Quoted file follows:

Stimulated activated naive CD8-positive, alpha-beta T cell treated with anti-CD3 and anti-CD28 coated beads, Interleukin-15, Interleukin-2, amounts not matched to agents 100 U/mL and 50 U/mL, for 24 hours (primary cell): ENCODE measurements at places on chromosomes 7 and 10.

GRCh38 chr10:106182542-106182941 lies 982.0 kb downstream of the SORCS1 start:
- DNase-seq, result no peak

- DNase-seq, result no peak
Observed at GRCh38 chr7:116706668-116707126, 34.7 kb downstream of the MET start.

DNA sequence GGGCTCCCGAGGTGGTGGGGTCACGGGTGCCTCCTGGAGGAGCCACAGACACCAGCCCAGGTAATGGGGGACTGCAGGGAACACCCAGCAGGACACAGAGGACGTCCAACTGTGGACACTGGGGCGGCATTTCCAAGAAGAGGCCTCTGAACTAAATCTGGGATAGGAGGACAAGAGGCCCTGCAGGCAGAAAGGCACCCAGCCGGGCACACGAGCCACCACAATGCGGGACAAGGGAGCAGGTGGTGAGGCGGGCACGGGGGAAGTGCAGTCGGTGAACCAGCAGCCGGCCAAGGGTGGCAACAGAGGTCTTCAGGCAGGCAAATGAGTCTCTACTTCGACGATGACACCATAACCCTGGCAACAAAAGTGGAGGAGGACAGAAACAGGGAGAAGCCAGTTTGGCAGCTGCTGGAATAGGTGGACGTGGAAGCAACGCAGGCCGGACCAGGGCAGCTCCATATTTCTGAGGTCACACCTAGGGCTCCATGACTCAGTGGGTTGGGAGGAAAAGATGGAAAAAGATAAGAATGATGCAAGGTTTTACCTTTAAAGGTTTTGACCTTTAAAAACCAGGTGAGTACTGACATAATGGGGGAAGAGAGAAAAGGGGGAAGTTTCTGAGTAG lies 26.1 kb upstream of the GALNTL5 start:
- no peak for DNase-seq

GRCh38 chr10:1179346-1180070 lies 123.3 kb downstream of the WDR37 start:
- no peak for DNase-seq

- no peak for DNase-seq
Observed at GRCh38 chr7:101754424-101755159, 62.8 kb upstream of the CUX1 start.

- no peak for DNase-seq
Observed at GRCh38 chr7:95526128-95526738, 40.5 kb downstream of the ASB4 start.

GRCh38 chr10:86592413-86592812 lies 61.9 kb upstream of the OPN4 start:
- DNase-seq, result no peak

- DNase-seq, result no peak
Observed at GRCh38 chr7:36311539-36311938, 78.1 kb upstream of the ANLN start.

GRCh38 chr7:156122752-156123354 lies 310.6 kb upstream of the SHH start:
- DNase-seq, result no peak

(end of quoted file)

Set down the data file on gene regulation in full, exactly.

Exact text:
Stimulated activated naive CD8-positive, alpha-beta T cell treated with anti-CD3 and anti-CD28 coated beads, Interleukin-15, Interleukin-2, amounts not matched to agents 100 U/mL and 50 U/mL, for 24 hours (primary cell): ENCODE measurements at places on chromosomes 7 and 10.

GRCh38 chr10:106182542-106182941 lies 982.0 kb downstream of the SORCS1 start:
- DNase-seq, result no peak

- DNase-seq, result no peak
Observed at GRCh38 chr7:116706668-116707126, 34.7 kb downstream of the MET start.

DNA sequence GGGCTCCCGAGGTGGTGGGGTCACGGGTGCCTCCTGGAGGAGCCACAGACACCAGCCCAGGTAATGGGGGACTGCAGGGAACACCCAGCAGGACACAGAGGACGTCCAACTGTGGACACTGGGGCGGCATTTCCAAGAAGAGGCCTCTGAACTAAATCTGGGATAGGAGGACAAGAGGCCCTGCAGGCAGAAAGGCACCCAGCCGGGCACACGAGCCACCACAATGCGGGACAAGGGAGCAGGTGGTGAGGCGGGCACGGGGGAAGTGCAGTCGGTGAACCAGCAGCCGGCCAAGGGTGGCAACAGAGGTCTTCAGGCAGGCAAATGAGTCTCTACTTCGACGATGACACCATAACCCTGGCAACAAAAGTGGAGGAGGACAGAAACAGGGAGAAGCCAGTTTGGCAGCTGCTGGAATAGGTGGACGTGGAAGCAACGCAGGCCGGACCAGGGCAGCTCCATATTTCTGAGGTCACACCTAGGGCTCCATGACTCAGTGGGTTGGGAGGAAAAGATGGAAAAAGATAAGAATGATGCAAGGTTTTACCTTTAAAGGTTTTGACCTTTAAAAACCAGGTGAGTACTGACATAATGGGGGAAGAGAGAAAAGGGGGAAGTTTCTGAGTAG lies 26.1 kb upstream of the GALNTL5 start:
- no peak for DNase-seq

GRCh38 chr10:1179346-1180070 lies 123.3 kb downstream of the WDR37 start:
- no peak for DNase-seq

- no peak for DNase-seq
Observed at GRCh38 chr7:101754424-101755159, 62.8 kb upstream of the CUX1 start.

- no peak for DNase-seq
Observed at GRCh38 chr7:95526128-95526738, 40.5 kb downstream of the ASB4 start.

GRCh38 chr10:86592413-86592812 lies 61.9 kb upstream of the OPN4 start:
- DNase-seq, result no peak

- DNase-seq, result no peak
Observed at GRCh38 chr7:36311539-36311938, 78.1 kb upstream of the ANLN start.

GRCh38 chr7:156122752-156123354 lies 310.6 kb upstream of the SHH start:
- DNase-seq, result no peak